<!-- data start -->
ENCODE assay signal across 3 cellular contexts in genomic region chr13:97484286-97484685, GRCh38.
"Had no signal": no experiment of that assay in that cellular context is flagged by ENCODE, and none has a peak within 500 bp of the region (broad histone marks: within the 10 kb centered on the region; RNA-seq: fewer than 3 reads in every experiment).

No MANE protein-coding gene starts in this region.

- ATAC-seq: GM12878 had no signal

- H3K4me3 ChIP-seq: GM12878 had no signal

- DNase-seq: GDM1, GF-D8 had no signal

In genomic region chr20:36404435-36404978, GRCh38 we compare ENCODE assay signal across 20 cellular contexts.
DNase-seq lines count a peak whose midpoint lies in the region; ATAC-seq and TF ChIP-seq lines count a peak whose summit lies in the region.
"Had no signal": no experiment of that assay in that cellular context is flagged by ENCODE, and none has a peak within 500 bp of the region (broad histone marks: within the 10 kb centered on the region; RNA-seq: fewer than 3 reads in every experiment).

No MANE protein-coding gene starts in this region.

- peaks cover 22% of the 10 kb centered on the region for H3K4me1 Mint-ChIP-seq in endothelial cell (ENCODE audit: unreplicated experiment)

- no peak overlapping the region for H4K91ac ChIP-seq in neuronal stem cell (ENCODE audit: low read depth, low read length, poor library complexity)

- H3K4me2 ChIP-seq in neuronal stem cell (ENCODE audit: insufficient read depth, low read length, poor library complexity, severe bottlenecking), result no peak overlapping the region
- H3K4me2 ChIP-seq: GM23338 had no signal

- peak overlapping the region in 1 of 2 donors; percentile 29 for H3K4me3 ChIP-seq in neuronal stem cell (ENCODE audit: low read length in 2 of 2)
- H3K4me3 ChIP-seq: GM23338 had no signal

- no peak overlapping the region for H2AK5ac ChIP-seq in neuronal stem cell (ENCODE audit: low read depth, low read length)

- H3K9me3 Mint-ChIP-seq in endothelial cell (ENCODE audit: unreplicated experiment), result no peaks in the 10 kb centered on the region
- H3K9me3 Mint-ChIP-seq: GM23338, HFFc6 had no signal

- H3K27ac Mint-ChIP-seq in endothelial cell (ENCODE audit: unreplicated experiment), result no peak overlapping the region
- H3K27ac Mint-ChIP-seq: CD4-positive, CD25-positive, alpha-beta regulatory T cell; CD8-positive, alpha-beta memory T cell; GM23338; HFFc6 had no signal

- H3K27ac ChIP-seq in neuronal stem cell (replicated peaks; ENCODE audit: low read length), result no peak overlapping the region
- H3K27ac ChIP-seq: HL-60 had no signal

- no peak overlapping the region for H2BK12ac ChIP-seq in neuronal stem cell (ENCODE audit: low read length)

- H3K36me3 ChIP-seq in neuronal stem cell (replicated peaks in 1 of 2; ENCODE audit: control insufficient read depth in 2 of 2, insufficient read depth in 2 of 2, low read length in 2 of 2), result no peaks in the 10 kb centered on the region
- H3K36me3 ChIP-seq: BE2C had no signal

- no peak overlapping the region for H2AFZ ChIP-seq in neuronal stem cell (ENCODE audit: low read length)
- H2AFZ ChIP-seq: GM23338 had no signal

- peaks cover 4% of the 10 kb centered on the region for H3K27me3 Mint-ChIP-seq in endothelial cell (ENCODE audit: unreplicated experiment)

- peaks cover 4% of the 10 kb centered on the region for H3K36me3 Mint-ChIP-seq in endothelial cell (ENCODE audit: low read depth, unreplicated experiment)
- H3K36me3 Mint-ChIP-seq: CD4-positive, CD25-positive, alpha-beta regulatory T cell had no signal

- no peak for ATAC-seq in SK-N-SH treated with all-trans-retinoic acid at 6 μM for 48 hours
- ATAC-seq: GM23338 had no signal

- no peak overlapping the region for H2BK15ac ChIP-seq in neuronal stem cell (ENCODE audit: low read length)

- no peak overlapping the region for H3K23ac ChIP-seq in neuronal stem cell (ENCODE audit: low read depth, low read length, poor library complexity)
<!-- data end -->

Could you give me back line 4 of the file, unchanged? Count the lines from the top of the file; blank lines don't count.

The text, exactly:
- ATAC-seq: GM12878 had no signal